The assignee for this patent application is
Reporters obtained the following quote from the background information supplied by the inventors: "Today, Personally Identifiable Information (PII) is stored in many commercial software systems, such as hierarchical, columnar, and relational database systems, as well as in Hadoop/Big Data processing infrastructures. Conventional systems may protect PII with, for example access restrictions using authentication and authorizations.
"In addition, conventional systems may protect PII with, for example, encryption. Such encryption includes encryption of data at rest (backups, etc.) and encryption on data in transmission (e.g., by encrypting the communication channel (e.g., Secure Socket Layer (SSL)), by encrypting the data in transfer (message encryption), by a combination of encrypting the communication channel and the data in transfer, and by audit trails).
"Some conventional systems detect PII in a database. However, PII is just one example of sensitive information, and there are other types of sensitive information (such as salary information, performance reviews, confidential product plans, etc.).
"Within conventional database systems, sensitive information (e.g., PII) once it is no longer needed should be destroyed. However, some conventional systems do not properly destroy such sensitive information. For example, if a table containing sensitive information is dropped in a database, but no measure is taken to overwrite the appropriate areas on the hard disk where the table was stored, this leaves the sensitive information on the hard disk vulnerable to hard disk discovery tools.
"A single node database system may be described as a database installed on a server that has 4 tablespaces, where: tablespace TS1 contains the tables T1, T2 and T3, where tablespace TS2 contains the tables T4, T5, and T6, where tablespace TS3 contains the tables T7, T8 and T9, and where tablespace TS4 contains the tables T10 and T11. As storage for the database, there are two storage systems, each containing six hard disks where, in the two storage systems: eight of the hard disks have file systems managed by an operating system and four of the hard disks are used as raw devices, which means there are no file systems managed by the operating system on these four hard disks.
"With reference to the single node database system, assume that the tablespace TS4 has been created with the following Statement 1 using the four raw devices:
"TABLE-US-00001 Statement 1 CREATE TABLESPACE T4 MANAGED BY DATABASE USING (DEVICE '/dev/rhdisk0' 10000, DEVICE '/dev/rhdisk1' 10000, DEVICE '/dev/rhdisk2' 10000, DEVICE '/dev/rhdisk3' 10000 )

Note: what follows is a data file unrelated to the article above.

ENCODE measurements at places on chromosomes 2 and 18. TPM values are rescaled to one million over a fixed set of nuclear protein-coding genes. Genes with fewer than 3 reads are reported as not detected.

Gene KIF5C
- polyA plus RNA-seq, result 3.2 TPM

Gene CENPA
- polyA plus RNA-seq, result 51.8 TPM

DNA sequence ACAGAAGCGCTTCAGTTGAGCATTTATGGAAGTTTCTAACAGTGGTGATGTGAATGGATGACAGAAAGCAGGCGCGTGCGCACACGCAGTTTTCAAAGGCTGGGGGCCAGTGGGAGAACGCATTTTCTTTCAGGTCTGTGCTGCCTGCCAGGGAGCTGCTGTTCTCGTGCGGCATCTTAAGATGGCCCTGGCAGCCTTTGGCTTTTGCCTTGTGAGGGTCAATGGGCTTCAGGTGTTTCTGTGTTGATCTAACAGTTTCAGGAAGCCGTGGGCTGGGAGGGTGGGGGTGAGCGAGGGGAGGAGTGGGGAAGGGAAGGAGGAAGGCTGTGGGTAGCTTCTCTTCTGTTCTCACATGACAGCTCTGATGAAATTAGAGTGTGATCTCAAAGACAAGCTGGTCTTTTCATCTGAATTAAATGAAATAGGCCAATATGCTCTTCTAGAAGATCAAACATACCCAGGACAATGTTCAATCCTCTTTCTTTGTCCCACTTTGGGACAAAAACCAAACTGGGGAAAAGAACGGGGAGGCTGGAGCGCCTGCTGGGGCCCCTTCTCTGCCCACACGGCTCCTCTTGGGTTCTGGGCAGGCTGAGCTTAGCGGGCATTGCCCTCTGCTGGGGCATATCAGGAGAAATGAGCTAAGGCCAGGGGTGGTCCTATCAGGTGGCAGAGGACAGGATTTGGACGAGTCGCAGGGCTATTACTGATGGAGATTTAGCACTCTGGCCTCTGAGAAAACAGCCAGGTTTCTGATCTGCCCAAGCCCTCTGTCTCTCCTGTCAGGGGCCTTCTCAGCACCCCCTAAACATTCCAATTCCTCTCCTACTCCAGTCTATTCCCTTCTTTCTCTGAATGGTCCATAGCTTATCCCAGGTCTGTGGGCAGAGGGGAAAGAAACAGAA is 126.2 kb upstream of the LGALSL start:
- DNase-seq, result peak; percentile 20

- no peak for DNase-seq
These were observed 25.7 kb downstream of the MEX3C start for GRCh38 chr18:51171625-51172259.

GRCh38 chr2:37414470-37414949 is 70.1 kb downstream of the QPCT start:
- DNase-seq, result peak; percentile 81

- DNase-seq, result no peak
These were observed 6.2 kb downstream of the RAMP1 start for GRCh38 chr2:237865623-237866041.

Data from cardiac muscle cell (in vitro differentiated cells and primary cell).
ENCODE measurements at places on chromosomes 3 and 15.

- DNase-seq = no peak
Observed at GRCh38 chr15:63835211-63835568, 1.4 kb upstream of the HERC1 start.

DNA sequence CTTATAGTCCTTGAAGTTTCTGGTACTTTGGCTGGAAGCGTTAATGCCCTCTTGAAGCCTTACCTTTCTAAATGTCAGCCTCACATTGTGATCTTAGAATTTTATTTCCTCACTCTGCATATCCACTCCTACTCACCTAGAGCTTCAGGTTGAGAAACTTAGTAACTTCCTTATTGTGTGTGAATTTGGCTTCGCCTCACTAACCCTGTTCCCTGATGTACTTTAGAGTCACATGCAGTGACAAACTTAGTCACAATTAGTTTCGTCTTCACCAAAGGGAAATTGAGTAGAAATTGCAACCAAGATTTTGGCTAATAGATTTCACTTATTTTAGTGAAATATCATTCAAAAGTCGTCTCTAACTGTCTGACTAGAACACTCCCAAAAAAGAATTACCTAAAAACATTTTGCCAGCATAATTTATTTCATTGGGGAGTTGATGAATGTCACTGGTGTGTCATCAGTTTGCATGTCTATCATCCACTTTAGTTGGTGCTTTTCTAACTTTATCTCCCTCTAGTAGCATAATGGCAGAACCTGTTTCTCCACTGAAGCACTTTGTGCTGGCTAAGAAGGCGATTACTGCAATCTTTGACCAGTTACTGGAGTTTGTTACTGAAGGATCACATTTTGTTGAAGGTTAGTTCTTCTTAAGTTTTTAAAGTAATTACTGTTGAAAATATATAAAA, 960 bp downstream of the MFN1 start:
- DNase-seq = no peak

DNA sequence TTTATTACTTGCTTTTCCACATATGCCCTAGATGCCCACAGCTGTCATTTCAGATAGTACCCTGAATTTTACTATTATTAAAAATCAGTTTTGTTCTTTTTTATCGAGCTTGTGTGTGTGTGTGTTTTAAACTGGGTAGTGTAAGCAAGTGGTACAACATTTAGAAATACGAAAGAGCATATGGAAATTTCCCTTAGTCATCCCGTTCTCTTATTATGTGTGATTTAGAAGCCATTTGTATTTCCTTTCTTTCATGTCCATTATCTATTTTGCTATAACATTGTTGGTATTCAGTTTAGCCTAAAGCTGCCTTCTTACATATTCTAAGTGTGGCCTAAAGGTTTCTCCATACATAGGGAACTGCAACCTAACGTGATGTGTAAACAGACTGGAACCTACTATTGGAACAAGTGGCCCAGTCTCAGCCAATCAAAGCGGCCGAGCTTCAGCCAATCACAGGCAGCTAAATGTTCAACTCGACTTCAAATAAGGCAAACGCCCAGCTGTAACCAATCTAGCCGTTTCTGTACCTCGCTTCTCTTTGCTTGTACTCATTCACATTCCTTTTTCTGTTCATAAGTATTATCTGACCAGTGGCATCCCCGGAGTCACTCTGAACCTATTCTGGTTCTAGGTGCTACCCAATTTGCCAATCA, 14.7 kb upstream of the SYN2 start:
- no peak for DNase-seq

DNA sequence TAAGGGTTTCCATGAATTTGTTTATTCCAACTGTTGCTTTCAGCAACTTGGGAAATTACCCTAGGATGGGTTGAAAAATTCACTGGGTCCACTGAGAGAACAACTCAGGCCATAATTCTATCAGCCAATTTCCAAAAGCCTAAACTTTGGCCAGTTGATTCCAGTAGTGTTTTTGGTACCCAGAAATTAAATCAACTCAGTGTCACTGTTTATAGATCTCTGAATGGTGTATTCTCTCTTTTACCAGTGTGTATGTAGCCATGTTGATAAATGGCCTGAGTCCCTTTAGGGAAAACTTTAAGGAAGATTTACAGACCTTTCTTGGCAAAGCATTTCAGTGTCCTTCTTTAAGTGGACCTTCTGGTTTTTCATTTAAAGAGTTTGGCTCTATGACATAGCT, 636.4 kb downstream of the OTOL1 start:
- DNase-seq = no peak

"With Statement 1, table T10 and table T11 are created in tablespace TS4. Assume table T10 contains sensitive information (e.g., PII) and is dropped. In this scenario, conventional techniques used with file systems for deleting PII cannot be used to ensure that the portions of the four raw devices that contained the sensitive information are securely deleted (e.g., by overwriting the sensitive information several times with zeros, etc.) so that the information is not recoverable with disk recovery tools. This is because the operating system and file system can not affect the hard disks used as raw devices that are managed by the database.
"Continuing with the example of the single node database system, assume that the tablespace TS1 has been created with the following statement 2:
"TABLE-US-00002 Statement 2 CREATE TABLESPACE T1 MANAGED BY DATABASE USING (FILE 'C.\db2\file1' 1 M, FILE 'D:\db2\file2' 1 M) AUTORESIZE YES INCREASESIZE 2 M MAXSIZE 100 M
"In this case, tablespace TS1 uses two file containers with an initial size of 1 megabyte (MB), a growth rate of 2 megabytes and a maximal size of 100 megabytes. A file container may be described as a file on a file system. This means, tables T1, T2 and T3 in tablespace TS1 can allocate jointly a maximum size of 200 MB (2 file containers with a maximum size of 100 megabytes each). Now, assume T2 is a table containing sensitive information and T2 is dropped. Unlike the scenario using Statement 1, there is now a file system layer between the operating system and the database. However, only the database knows which portions of the two file containers file1 and file2 were used by the database, and, thus, need to be cleaned (e.g., by overwriting the appropriate portions with zeros, etc.) to ensure the sensitive information cannot be recovered. Therefore, the well understood techniques used with file systems for deleting PII can not be used to ensure that the portions that contained the sensitive information are securely deleted.